At a more profound ontological level– I hope –I have always been committed to the thesis that being is creative.  Being creates new forms.  It creates new forms of matter.  It creates new forms of life.  It creates new forms of life.  It creates new forms of society and relating.  Well, if you’re really committed to that thesis, then you can’t develop an ontological framework that itself remains the same.  No.  Your ontological framework itself must become and undergo transformations.  There must be new species of thought and being that you generate within thought– and that’s the magic of thought, that it can think beyond both the nature of the being that thinks and the “nurture” that one has experienced –and you must seek out new spaces of thought.  This is one of the reasons that I think in such a public way.  I need that alterity to think, that difference, that otherness.  I have literally done this for decades.  I’ve been a letter writer, a participant on discussion lists, a commenter on threads, a blogger, and all the rest.  This is not a glitch.  It is a feature.  In this respect, I feel profound sympathy for Leibniz and Socrates.  In seeking out those differences, that alterity, one becomes and changes.  I simply can’t think alone.  I need to think together.  This post and these reflections would not have occurred in the absence of my friend’s observations.  Solitary thought, I think, is solipsistic thought.  This is also why I value my encounters with people in different disciplines over encounters with philosophers.  Philosophers exhaust me.  They set up their cults, their territories, their sacred cows and, far too often, endlessly meditate on their own discipline.  It’s far more interesting to encounter a novelist, a carpenter, a civil engineer, an architect, an archeologist, an activist, an administrator…  At least then you have a chance of encountering a different space of thought.  I count the greatest fortune of my career– such as it is –that I’m seldom invited to philosophical conferences, but am often invited to speak among scientists, artists, archeologists, architects, designers, creators of media, and all the rest.  What a gift to encounter all these differences where I feel disoriented and unsure of what I am thinking and saying!  What a gift to feel provoked– or, better yet —invited to think.  My fantasy is the Macy conferences.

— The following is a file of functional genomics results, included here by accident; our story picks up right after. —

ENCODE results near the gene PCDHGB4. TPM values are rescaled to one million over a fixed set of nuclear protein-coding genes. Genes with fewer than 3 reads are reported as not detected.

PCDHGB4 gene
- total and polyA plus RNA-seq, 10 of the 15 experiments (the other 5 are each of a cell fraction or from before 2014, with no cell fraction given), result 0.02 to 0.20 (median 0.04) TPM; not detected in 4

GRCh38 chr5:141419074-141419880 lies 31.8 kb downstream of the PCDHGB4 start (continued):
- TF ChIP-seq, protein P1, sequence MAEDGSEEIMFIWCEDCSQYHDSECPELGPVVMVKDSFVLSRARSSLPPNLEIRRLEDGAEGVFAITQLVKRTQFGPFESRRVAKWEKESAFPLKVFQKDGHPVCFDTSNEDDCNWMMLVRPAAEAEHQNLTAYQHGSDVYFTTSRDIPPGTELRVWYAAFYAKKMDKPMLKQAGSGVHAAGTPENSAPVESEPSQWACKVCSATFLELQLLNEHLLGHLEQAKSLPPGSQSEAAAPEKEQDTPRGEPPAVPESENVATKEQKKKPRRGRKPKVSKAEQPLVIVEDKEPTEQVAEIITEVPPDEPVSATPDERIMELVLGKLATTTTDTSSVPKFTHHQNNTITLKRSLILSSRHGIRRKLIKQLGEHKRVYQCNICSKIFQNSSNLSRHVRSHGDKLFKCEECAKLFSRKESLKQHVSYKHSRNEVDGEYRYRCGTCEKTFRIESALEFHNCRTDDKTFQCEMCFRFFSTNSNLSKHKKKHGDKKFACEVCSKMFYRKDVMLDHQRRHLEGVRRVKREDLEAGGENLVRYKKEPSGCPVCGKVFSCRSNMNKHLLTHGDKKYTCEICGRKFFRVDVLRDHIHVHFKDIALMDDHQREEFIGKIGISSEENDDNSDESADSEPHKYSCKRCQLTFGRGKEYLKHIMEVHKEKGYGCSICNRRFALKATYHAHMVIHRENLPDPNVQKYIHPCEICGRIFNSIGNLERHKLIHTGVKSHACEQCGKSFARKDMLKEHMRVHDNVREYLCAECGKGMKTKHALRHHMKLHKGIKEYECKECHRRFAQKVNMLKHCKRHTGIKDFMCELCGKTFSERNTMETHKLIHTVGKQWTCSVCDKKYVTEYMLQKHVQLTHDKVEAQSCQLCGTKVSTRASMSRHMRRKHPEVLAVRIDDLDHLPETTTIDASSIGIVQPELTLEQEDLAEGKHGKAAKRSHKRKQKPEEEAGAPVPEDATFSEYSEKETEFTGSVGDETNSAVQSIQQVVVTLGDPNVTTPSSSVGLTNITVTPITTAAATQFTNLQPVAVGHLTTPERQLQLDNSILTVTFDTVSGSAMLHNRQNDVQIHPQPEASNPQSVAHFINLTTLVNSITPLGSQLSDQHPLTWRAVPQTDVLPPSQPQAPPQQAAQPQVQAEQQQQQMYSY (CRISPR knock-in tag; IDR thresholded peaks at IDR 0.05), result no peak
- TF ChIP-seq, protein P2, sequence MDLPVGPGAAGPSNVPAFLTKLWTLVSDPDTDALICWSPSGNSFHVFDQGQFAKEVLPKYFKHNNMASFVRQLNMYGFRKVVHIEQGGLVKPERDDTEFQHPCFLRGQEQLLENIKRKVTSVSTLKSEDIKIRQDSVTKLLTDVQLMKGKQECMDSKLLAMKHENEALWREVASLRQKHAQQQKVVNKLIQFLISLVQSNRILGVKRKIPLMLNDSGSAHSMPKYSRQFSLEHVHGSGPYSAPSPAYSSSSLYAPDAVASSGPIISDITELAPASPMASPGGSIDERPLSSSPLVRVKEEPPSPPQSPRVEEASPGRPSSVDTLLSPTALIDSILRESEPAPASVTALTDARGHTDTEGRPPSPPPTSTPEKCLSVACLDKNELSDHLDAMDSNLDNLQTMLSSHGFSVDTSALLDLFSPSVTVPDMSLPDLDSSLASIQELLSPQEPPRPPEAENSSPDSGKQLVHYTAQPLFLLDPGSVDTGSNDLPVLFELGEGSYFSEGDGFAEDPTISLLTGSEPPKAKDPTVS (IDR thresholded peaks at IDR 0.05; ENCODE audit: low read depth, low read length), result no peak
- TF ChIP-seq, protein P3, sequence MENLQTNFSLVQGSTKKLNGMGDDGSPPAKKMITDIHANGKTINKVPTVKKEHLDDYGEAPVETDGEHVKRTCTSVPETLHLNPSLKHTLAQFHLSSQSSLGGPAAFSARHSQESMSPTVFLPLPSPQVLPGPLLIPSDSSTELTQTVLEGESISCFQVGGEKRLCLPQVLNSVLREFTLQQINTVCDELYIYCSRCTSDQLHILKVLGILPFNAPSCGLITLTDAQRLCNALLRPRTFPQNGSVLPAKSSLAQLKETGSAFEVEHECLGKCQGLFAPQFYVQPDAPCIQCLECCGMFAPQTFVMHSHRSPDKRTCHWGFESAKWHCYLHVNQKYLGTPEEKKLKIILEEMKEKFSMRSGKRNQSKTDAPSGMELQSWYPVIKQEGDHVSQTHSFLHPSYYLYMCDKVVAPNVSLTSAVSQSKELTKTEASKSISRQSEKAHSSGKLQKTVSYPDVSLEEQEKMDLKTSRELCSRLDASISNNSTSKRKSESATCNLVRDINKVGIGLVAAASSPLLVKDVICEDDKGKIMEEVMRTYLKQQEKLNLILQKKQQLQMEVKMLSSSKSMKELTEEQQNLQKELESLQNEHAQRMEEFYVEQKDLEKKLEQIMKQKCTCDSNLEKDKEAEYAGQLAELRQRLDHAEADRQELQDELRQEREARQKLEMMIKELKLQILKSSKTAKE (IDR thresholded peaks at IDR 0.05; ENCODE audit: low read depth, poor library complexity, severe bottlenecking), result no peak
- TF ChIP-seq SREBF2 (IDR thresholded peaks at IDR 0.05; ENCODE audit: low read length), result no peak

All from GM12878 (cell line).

But finally, to my friend, I would say that there continuity of thought across this Jacob’s ladder of what I’ve written.  The core of my obsession with Deleuze in graduate school was his mysterious theory of individuation or how beings emerge from a broader field of relationships, creatively producing something out of those relations.  The core obsession I had with Hegel when I had my Hegelian flirtation was his doctrine of essence, which pertained to the relationality of beings expressive of a broader world.  The core idea of The Democracy of Objects was not the idea of the object, but rather the relationship between what I then called “virtual proper being” (potentiality) and “local manifestation” or actualization, which always takes place in a world or systems of relation.  In Onto-Cartography, I formalize this idea and look at how beings operate on the geography in which they’re situated, taking on the properties or features that they have.  I wanted to create a framework for looking at beings ecologically or “in context”.  And now, with the fold, I take that idea one step further and am trying to think how beings pleat the world in which they dwell.  Yes, I’ll change and move on to other things.  However, I think this is because I have an intuition, something that I’m striving to express, and that language is always inadequate to such things.  If that means I haven’t understood what philosophy is, my response is that that’s so much the worse for philosophy.  I’d prefer to think, even if it means I don’t know where I’ll end up.  I’d prefer to be a larval subject.